Raffiniert ist der Herrgott, aber boshaft ist er nicht



’Raffiniert ist der Herrgott, aber boshaft ist er nicht.’ This note in the professors’ lounge at the mathematics department of Princeton University’s Institute for Advanced Study is one of Einstein’s most famous sayings. A fair translation might be: ’God is subtle, but He is not malicious.’ It is a clear and insightful comment on the laws of science.

It certainly matches my approach as a chemist. I was once making aluminium chloride complexes and discovered that acetonitrile gave me splendid crystals of AlCl3.2MeCN. The obvious molecular structure had one aluminium atom attached to two acetonitrile molecules. Much later I realised that I had been completely wrong. The stuff was not covalent at all, but ionic. Acetonitrile and AlCl3 actually came together as AlCl3.1.5MeCN. The other 0.5MeCN was present merely as ’acetonitrile of crystallisation’. I should have suspected this at the time. The solid crystals were quite stable under vacuum in the cold. But when I heated them, the crystals evolved acetonitrile vapour, and left AlCl3.1.5MeCN. 

It took me years to realise that this was not a dramatic heat driven chemical reaction, but just the loss of acetonitrile of crystallisation from a molecular structure I had got completely wrong. I had to admit that my new structure, though quite different from my initial one, was totally fair to the basic chemistry. The simple 1:2 ratio which so misled me, and which indeed had misled the chemists who had made the stuff before me, showed God as a subtle chemist but not a malicious one.

And this was Einstein’s crucial point. The universe is not a put up job. God did not make scientific laws the way they are to confound humanity. They are just what they are. We may get them wrong, or make incorrect assumptions about them, but the laws themselves are above all that. They may be subtle, but they are quite fair and not malicious.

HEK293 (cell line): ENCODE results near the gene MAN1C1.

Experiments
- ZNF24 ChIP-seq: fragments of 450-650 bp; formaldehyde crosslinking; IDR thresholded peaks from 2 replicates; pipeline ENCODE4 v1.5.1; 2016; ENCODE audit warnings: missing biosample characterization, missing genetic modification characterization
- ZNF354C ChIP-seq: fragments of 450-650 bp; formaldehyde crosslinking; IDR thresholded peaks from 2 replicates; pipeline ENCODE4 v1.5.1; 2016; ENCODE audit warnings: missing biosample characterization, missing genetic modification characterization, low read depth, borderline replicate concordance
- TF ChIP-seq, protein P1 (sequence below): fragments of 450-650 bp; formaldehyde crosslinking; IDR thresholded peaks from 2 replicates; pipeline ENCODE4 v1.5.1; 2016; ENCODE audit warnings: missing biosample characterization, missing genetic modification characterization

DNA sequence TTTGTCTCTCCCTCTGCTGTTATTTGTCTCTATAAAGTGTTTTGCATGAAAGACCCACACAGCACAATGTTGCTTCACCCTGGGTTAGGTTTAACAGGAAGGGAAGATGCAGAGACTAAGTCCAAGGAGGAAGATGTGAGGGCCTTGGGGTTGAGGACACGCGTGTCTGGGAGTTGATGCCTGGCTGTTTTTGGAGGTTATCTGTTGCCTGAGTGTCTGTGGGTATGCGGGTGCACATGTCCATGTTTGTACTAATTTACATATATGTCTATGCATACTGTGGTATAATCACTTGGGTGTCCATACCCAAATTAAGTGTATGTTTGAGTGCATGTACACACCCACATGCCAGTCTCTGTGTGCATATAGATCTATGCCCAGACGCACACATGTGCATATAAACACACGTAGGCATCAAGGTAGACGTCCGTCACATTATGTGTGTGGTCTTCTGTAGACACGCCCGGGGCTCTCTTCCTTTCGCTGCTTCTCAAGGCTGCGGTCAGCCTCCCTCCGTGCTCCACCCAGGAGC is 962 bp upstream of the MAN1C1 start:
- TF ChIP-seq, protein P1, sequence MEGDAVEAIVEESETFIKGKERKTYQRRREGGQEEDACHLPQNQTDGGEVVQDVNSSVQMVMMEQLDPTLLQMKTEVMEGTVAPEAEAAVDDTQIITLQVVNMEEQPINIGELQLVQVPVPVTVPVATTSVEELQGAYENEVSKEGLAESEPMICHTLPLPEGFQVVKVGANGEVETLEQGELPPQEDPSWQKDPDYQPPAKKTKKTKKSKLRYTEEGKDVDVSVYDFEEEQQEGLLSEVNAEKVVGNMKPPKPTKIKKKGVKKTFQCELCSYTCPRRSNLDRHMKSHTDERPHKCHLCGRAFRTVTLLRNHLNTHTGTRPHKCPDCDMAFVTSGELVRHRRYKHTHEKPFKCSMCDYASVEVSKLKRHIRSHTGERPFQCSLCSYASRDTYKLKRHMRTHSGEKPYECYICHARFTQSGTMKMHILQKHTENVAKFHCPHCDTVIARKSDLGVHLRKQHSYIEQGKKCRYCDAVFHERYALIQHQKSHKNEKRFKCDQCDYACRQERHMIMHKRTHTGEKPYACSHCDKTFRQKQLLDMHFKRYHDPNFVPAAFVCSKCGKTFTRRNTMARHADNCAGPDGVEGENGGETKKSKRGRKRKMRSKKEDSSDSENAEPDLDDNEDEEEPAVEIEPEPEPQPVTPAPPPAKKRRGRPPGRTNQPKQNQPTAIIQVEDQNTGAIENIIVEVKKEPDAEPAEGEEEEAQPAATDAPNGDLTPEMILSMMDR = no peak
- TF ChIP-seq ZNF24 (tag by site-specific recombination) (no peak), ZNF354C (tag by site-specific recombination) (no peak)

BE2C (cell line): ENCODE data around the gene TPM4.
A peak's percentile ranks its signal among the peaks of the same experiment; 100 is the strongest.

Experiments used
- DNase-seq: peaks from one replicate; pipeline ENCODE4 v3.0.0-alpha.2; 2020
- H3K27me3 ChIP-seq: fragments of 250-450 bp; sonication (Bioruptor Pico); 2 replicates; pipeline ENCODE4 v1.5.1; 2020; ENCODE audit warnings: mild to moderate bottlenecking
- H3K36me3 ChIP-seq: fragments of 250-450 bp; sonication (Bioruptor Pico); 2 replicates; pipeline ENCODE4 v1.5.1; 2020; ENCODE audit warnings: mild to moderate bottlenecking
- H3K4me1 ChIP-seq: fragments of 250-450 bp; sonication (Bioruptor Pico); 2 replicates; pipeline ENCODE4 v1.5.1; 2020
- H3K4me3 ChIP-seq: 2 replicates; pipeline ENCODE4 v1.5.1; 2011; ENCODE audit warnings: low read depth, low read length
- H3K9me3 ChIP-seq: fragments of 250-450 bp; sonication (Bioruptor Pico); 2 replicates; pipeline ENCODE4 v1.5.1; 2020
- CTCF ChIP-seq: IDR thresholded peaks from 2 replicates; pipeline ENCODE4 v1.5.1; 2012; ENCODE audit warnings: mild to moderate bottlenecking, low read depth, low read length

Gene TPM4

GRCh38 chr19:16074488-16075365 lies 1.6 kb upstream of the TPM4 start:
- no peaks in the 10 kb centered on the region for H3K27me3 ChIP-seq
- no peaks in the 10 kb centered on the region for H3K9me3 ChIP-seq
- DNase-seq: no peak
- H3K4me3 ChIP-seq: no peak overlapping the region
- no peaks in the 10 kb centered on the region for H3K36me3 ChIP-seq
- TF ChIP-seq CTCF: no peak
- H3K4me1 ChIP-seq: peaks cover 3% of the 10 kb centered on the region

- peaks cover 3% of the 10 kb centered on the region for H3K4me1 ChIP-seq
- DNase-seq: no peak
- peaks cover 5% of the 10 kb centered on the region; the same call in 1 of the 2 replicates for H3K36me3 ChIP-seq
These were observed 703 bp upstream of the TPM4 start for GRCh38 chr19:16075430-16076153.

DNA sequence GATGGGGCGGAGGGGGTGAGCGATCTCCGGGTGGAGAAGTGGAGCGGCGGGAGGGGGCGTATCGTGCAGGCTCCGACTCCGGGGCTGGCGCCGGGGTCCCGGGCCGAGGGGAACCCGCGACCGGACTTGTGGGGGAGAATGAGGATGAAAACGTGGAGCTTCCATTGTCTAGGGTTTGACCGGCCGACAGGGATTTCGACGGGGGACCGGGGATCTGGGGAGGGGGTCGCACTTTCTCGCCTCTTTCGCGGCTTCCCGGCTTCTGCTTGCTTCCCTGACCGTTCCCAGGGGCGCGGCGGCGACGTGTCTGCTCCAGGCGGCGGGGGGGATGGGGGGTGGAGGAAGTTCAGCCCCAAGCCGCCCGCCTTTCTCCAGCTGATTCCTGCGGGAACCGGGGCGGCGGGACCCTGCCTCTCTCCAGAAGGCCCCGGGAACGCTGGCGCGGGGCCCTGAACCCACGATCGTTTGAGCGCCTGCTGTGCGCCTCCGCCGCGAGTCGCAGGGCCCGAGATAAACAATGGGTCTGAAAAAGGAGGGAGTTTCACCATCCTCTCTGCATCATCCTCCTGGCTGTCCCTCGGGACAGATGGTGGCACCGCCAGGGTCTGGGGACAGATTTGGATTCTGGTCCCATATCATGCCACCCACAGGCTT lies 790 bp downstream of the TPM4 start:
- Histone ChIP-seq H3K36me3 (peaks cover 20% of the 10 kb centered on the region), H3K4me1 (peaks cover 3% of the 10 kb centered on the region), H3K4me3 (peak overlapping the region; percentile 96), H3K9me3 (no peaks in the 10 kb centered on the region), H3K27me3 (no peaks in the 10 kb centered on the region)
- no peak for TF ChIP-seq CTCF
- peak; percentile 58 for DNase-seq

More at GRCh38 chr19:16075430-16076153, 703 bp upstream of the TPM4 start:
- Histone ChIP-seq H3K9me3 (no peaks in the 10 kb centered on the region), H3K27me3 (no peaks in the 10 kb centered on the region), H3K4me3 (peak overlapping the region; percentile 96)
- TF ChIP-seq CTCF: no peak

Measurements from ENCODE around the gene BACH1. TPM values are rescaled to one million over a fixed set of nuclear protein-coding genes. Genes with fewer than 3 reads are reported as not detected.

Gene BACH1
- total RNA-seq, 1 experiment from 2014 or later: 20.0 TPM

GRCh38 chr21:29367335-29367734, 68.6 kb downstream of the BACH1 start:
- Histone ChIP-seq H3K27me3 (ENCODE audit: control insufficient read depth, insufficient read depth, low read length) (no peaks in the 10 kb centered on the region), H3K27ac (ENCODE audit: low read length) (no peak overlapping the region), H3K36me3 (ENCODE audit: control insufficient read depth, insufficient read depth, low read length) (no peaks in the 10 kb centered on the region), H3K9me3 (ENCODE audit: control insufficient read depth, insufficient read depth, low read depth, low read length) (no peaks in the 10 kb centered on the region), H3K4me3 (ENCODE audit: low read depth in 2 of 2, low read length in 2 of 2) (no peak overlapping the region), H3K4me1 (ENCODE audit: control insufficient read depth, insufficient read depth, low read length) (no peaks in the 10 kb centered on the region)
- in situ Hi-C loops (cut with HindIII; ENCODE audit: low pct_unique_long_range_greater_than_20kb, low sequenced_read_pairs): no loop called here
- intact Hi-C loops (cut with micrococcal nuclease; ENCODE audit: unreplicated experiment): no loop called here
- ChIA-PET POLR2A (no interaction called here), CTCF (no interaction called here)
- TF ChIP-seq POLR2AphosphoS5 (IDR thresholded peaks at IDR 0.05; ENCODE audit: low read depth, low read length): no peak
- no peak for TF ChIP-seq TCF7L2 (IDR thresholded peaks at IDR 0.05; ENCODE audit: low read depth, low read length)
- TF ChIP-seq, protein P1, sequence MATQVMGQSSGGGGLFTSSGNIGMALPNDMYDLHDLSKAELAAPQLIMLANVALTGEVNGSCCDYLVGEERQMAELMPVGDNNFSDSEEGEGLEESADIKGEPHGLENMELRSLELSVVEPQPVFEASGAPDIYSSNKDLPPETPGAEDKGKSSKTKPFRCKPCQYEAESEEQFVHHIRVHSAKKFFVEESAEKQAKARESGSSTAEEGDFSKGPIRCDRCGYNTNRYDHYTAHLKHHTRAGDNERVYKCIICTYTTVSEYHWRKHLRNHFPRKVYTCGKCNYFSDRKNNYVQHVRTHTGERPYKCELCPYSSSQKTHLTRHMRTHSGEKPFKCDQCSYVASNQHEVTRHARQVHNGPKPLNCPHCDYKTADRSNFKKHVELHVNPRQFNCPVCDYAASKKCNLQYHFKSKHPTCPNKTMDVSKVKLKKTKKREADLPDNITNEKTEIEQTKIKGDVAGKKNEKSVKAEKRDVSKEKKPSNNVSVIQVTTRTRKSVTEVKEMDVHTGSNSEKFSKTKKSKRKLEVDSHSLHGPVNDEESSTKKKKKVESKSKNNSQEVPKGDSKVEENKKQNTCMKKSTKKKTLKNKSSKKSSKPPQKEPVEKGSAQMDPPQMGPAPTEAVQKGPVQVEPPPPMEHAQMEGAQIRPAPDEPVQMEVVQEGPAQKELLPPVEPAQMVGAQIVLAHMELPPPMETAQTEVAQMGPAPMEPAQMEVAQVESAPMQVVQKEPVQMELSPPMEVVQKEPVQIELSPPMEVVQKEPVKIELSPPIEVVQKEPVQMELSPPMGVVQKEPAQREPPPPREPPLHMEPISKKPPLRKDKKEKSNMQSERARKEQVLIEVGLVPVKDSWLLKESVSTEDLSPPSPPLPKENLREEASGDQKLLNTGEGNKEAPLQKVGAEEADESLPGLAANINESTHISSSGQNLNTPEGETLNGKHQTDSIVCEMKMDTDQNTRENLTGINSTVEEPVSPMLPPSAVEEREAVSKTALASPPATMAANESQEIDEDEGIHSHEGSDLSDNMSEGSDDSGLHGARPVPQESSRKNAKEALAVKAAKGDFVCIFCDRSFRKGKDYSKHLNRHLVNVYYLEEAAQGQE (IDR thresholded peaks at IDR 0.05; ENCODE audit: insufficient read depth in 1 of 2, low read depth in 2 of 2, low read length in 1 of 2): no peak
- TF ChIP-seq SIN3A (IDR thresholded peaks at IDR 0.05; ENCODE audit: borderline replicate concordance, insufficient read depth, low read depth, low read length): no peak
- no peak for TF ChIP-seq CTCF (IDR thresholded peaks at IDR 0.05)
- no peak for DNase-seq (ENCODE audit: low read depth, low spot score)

Philosophers once held views that were the complete opposite of this. They saw an ingenious theological connection between the ’macrocosmic’ world of the universe, and the ’microcosmic’ world of the human body. The ’doctrine of signatures’ held, for example, that a plant with a leaf shaped like a lung should be good for diseases of the lung. 

Einstein would have denied any such connection. A leaf has a shape defined by biological laws. We don’t know those laws, but they depend on plant biology and not on any message for human beings. Again, Newton wanted there to be seven colours in the rainbow - seven being a special number in both cosmologies (the seven metals, the seven planets, the seven deadly sins, and so on). So he divided the blue part of the spectrum into three - blue, indigo and violet. Modern observers reckon that blue and violet may be real and distinguishable colours, but indigo is an unconvincing subjective mixture. To us, there are only six colours in the rainbow.

And how did Einstein come by his dictum? My guess is that he was thinking of his famous prediction that light should be bent by the sun. A star is a very powerful source of light; the sun is heavy enough to bend that light. So a star should seem to shift in position as the sun nears it. But the sun is far too bright for you to see a star close to it! Is God being malicious and hiding something? Not at all. You just have to wait for a total eclipse. Then you can see stars near the sun. A good eclipse occurred in May 1919, and two British expeditions went out to study the matter. They found the effect that Einstein had predicted. As he had calculated, it was very small, but there it was. Raffiniert ist der Herrgott, aber boshaft ist er nicht!

David Jones